What do running and prayer have in common? Neither happens in the summer. Summer is a time when many college students no longer have missionaries or other students calling them, inviting them to pray or to come to Bible study, and for student athletes, there are no coaches hosting mandatory practices. Yeah, summer is a time to kick back, relax, and enjoy the sun. Right?
Wrong. While summer is considered by most, me included, as the off-season, it should be recognized as a time when there is the most potential for growth. This is most evident to me with running, an aspect of my life that I frequently relate to prayer. Summer running is a time when consistent training can build without the interruptions of competition. Muscles are strengthened, and fortitude is built. Spiritual growth can occur in a similar manner in the summer. Consistency in prayer will till and seed the soils of the soul. The soul will flourish.
So how can we grow during the summer spiritually? It takes time. It takes effort. Most importantly, it can’t be done by just checking daily prayer off the to-do list. Maybe your practice of prayer starts that way. Mine did, and sometimes it still feels like that. But time with God must transition from a “have to” to a “want to”. That sounds somewhat daunting, but God offers the grace to form our hearts. The following are the best five pieces of advice that I have been given in my own journey to grow in love.
1. Start every day right.
This doesn’t mean having a bowl of some Wheaties for breakfast. It means get out of bed and start the day with the Lord in prayer. I want to emphasize the “GET OUT OF BED” part of that for two reasons. One, lying in bed in the mornings is a time for the imagination to run wild. The imagination is a gift from God, but we sometimes misuse it. Perhaps we try to reenter a dream or think about what might have been. Neither of these choices pursue reality.
Get up and praise God for the reality that is life. Be alive in it and rejoice. Secondly, starting a day in sloth condenses the time available for tasks throughout the day. Suddenly work and running errands bump prayer down the priority list. When the day ends, prayer hasn’t happened. I have tried praying too late at night too many times because I did not prioritize waking up in the mornings. Wake up so that you don’t feel too busy for prayer. Praying in the mornings is a way to offer God the first fruits of the day and recognize each day as a gift.
2. Prioritize prayer.
Constant prayer is what starts that transition from feeling pressured to pray to wanting to pray. Your relationship with God is like any other relationship. The more time you spend with Him, the more you will come to know and love him. I didn’t come to know any of my friends by just talking to them once a week and only complaining to them. Spend time with God to know Him. Unfortunately for most of us, a switch isn’t flipped so that it is made easy to love God and to take time to pray. It is a process. Especially in the summer, it can be difficult to remove yourself from the sun or from the business of nothing to go pray, but it is necessary.
Set a time every day for prayer and stick to it. Turn off the radio in the car and pray a decade of the rosary on your drives. Pray with sacred scripture: the daily readings, WRAP prayer, any random page. Don’t be scared away from prayer because of a time commitment. The length of time spent in prayer isn’t set. It doesn’t have to be a holy hour. Set 15 minutes aside whenever works in your day. The more you pray, the more you will enjoy praying. By the end of the summer, a holy hour might not be too much. Just look at your screen time report and tell me that you can’t sacrifice some of that time. Make time to pray.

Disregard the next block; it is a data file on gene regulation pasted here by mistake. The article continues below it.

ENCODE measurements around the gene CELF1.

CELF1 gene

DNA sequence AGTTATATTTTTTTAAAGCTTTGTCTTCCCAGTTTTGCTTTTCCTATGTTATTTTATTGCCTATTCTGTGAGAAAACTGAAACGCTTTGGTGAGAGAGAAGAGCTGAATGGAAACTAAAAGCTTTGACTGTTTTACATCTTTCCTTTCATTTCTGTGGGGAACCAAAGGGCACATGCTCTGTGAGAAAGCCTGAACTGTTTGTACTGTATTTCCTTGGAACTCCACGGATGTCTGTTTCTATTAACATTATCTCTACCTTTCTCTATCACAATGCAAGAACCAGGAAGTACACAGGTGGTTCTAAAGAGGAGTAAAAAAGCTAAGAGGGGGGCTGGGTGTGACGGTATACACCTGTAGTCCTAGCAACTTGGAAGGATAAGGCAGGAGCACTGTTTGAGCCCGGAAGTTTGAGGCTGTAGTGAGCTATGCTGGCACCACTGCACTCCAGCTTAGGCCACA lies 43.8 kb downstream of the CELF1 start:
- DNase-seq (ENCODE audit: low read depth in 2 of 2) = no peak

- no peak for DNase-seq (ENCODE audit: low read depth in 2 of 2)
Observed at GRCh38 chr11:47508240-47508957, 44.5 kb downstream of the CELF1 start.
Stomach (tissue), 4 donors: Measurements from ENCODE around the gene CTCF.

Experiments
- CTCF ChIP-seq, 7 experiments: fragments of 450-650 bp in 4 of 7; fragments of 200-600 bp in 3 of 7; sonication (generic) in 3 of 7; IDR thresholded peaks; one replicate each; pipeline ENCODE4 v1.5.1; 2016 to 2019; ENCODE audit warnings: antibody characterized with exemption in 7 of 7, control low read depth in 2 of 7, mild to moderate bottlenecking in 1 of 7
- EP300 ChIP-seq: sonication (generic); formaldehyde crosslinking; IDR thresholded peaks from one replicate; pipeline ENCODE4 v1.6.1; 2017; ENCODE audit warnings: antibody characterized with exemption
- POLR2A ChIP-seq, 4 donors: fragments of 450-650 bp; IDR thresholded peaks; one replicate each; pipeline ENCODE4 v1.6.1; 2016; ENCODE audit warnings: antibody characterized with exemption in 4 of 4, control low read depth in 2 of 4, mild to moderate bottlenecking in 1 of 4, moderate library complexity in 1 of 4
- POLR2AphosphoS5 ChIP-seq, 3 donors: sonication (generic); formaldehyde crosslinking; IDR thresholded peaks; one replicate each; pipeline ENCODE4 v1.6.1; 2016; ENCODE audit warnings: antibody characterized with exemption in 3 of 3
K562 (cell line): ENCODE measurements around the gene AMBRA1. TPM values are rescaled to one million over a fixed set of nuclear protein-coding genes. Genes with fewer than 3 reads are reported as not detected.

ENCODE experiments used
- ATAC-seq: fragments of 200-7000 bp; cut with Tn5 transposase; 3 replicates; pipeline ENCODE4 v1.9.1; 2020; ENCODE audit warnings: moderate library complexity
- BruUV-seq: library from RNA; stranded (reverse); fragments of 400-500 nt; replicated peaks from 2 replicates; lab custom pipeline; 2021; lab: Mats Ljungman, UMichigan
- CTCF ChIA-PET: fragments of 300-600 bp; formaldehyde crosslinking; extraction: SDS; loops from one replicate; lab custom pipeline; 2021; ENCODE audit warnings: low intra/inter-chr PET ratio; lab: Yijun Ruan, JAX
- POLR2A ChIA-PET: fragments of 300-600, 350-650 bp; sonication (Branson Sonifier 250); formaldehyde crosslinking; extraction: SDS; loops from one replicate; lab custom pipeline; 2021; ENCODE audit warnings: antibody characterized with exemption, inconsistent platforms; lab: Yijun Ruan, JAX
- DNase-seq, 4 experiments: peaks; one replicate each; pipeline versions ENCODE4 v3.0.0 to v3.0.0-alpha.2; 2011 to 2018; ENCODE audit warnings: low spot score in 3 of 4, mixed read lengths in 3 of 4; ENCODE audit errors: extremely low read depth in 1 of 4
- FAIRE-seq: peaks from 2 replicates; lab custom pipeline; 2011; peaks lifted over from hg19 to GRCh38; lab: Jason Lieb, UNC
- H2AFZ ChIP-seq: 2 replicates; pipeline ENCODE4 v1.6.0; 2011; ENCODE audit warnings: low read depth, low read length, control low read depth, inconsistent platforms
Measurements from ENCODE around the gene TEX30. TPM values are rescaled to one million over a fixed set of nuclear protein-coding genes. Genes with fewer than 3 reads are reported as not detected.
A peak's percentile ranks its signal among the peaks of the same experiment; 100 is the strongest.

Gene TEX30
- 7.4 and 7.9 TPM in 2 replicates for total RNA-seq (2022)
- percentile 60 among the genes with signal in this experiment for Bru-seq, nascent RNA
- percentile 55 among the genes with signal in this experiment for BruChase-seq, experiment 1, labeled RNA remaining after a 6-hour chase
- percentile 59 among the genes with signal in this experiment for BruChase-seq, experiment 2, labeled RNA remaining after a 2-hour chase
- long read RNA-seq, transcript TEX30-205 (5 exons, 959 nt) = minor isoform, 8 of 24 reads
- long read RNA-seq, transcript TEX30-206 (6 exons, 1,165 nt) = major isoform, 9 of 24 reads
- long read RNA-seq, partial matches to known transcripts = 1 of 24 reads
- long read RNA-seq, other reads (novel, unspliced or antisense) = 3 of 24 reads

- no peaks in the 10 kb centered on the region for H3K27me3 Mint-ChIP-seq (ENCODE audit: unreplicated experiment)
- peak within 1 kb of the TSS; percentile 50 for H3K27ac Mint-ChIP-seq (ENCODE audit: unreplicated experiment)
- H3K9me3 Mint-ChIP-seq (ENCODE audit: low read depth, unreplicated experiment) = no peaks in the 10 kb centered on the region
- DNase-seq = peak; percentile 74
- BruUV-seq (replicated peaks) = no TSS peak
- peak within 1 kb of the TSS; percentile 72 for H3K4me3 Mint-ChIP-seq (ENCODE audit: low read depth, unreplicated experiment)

3. Form your intellect.
The formation of the intellect is crucial to growing in love of God. Frank Sheed writes in Theology and Sanity that “We can never attain a maximum love of God with only a minimum knowledge of God.” The more we know about God, the more we can love him. Summer is a fantastic time to grow in both love of God and knowledge of God. As much as I would like to keep any sort of reading reserved for the school year, there is an importance in forming your mind.
Take some time to read a theological work. It doesn’t have to be dense writing geared towards doctoral students. Pick a book with a title that ends with “For Beginners”. As you grow intellectually, you will find truths that cement your love for the Faith.
4. Get to the sacraments.
Confession and Daily Mass are catered to students on college campuses. Back home in the summers, the sacraments might not be offered at such convenient times. Do some research and find when the sacraments are. Masstimes.org is a great resource for this. Find the times that work, and make an effort to get there, even if it means losing a half hour of sleep or postponing dinner twenty minutes. Sometimes going to Mass might look like rolling out of bed and sprinting to the church, a scenario that I have lived. It is still worth it! Jesus is present! Go see Him. Go receive Him. He wants to be with you!
5. Find a group.
The single most difficult part of the summer is feeling isolated. It seems like your support group vanishes as soon as you leave campus. Bible studies have ended, and the crowds of Catholic college students have dispersed. Thankfully, there is an invention called a cell phone. Call a friend! Check in weekly to talk about the Faith! Weekly check-ins with brothers and sisters to grow in faith is a way I stay on track morally. I want to shine with the love of God that they do. Find a group, and you will build each other up.
So, what do running and prayer have in common? Growth through them is a process that involves showing up, even when you don’t want to. The more you do them, the easier they become. Both are easier with people around you to keep you accountable. And believe it or not, both can actually happen in the summer!